The reason we wanted to introduce LeSS and see if they would be willing to use LeSS as guiding framework, was that their existing way of working seemed like it would be helped by a few obvious experiments if LeSS principles was looked at. Also their own principles for a potential new setup that they had identified and agreed upon, also indicated a close match to what would be beneficial for LeSS. And of course it was interesting to remove some structures, like for example many different team product backlogs and the set up with projects that created dependencies for some of their deliveries.
We talked about principles in LeSS and also introduced the roles, events and ceremonies.
Guiding principles for the product organization
After the LeSS introduction we had some more discussions reflecting over their guiding principles for their new organization. The group wanted to add one principle; “shorter time to deliver customer value”. Other principles they had identified earlier was for instance “few or no hand overs between teams” and ” possibilities to grow and learn new things”.
Prototyping new Agile teams
Sitting in smaller groups they got a printed visualization of 3 teams with deliveries on a 6 months time axis and some lego to use for prototyping. What kind of potential teams could they try out and test? How would the existing teams competences and structures change over time? When do we do a first team experiment? What are the deliveries the teams could and should do? Are there different team strategies or missions? You can see the empty template below.
Working in smaller groups prototyping teams gave us several prototypes. They got inspired by each other, threw bad ideas away and iterated a couple of times on the different ideas on how they could create better teams based on the organizational principles and deliveries.
Lego can be used for so many things in these kind of workshops, they got really engaged, tested and discussed different ideas and views. Using Lego representing the capabilities (competences) in the teams and how that shifted over time based on the teams missions and roadmap made it really tangible and they could prototype various ideas to see if they could find even better ideas. After discussions they agreed on a few things to experiment with later during the autumn.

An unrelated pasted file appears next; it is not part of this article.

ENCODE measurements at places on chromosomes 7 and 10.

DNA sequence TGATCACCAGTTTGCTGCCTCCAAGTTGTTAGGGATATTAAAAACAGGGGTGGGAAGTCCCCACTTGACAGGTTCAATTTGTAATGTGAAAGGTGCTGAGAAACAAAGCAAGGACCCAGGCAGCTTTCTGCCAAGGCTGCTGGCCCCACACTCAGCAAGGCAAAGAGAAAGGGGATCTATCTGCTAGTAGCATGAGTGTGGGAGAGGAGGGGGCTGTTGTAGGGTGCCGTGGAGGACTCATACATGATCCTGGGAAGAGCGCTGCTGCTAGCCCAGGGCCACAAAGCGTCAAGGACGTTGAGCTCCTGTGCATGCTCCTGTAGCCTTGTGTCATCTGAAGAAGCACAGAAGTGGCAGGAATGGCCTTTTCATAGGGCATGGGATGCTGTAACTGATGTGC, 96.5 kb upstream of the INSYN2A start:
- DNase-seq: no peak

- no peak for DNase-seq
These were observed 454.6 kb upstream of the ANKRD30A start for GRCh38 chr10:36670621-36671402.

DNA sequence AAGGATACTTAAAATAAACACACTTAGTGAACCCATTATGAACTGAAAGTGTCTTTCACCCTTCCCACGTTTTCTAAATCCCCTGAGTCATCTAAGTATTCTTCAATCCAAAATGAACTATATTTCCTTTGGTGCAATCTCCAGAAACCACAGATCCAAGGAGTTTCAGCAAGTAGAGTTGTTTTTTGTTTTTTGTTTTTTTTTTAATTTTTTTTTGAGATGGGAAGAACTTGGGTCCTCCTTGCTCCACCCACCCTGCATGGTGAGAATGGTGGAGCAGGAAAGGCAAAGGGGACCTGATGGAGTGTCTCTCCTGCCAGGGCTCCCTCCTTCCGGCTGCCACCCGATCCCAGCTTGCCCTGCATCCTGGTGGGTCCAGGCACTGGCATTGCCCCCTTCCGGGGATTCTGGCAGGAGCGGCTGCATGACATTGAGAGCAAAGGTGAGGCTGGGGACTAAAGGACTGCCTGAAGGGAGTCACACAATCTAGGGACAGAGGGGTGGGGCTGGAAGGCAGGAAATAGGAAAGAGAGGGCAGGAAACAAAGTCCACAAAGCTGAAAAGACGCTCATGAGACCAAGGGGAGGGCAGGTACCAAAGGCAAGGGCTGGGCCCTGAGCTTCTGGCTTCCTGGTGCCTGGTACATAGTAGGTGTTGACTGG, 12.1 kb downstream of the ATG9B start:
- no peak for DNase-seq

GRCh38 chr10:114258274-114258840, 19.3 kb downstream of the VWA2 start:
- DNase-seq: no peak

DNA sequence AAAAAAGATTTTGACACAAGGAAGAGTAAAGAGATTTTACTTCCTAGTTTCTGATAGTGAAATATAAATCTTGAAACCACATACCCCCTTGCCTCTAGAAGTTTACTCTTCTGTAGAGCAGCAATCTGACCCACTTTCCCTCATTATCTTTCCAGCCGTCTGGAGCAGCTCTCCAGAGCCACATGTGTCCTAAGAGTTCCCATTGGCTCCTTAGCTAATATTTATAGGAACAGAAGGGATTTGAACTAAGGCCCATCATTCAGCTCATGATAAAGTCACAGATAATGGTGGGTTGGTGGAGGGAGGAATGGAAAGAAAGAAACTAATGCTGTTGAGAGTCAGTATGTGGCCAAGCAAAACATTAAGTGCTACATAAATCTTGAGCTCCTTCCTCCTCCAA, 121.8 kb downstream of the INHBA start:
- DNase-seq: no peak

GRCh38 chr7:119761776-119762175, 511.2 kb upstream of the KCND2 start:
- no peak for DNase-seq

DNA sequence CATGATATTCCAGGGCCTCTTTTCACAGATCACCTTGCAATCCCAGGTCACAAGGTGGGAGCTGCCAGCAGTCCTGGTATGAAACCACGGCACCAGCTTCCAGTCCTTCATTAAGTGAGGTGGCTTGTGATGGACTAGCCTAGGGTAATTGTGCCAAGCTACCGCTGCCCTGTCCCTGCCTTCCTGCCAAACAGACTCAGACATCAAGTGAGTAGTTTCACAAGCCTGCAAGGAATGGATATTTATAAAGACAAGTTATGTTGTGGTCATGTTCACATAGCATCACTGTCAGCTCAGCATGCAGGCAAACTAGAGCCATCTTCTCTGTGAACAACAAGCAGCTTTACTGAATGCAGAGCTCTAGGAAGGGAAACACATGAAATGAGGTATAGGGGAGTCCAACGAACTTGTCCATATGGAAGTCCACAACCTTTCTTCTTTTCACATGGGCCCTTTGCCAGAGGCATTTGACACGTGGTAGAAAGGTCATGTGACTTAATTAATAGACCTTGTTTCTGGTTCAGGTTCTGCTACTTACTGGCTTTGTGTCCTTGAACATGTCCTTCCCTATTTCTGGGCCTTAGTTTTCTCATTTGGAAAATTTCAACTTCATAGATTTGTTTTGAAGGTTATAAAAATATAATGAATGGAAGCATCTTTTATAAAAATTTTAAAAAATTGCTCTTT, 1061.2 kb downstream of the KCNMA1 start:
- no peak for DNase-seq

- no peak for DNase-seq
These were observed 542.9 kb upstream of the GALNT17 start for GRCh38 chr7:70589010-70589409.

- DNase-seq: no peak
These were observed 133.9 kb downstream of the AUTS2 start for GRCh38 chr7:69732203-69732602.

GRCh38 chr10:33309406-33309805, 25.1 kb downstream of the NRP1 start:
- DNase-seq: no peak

This is how the template looked like;
Decisions and next steps
At the end of day two we agreed on some decisions and put them on a timeline for what experiments we should do to improve the organization. By experiencing the benefits of feature teams in a fun simulation and prototyping different scenarios they could identify what kind of teams they would like to experiment with in a first phase.
We agreed to do a team self selection for two new feature teams and also to use LeSS as guiding framework and using one common backlog that all teams work with. I will describe that step in their journey in a up-coming blog post.
Overall we had good alignments on where they want to go and awareness for why change is needed and a true desire to test and experiment. Now it was time for the change management group to bring this to the rest of the organisation and start preparing for the autumn experiments!